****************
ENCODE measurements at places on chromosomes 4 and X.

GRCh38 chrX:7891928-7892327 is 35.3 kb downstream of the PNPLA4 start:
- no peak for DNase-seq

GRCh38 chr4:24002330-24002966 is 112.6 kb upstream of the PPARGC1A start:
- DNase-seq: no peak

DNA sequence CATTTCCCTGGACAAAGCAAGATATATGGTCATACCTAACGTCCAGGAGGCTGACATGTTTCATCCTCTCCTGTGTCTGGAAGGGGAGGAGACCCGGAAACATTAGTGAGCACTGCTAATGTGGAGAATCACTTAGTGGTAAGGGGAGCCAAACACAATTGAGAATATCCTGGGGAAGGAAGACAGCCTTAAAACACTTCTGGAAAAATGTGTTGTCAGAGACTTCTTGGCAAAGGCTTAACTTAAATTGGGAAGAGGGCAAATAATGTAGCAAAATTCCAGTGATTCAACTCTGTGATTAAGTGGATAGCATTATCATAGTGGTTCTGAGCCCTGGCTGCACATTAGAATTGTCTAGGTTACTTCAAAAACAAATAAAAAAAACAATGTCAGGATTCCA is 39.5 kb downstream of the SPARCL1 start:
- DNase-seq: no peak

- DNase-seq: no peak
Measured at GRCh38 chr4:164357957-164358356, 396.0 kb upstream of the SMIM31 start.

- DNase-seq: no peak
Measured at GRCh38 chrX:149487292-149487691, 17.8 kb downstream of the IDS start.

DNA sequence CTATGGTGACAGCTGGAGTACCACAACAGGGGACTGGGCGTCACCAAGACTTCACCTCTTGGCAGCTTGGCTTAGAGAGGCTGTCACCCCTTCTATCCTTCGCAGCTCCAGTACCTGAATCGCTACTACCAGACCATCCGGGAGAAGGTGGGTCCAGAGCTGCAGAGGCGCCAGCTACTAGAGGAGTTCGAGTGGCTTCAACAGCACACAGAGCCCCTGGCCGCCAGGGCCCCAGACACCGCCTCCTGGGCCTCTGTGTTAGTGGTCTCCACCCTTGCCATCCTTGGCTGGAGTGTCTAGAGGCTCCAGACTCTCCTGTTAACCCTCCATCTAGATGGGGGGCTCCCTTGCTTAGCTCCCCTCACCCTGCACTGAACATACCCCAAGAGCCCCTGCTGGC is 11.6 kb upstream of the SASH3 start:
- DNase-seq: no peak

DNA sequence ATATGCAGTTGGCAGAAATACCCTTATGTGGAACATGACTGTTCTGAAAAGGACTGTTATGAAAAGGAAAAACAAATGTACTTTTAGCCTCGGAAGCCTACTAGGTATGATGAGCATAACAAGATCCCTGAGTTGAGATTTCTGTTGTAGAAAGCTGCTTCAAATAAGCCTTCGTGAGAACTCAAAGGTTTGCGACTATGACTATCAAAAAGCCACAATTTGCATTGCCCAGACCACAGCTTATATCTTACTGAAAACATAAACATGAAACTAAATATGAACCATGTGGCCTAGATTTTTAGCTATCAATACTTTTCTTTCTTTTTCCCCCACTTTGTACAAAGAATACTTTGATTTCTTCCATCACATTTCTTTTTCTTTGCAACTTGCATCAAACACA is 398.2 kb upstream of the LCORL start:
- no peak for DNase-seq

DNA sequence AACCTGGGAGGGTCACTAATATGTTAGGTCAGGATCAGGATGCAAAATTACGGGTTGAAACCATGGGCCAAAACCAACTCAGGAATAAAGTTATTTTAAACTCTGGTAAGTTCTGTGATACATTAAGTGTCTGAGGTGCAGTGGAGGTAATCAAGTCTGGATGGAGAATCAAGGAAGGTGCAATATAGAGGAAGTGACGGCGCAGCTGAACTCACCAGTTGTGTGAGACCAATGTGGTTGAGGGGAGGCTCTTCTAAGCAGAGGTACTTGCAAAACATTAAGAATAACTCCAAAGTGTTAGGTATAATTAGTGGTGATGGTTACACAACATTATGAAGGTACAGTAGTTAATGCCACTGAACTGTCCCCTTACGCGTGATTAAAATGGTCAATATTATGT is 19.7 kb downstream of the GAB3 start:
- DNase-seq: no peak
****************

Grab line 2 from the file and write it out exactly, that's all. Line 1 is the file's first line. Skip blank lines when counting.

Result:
GRCh38 chrX:7891928-7892327 is 35.3 kb downstream of the PNPLA4 start: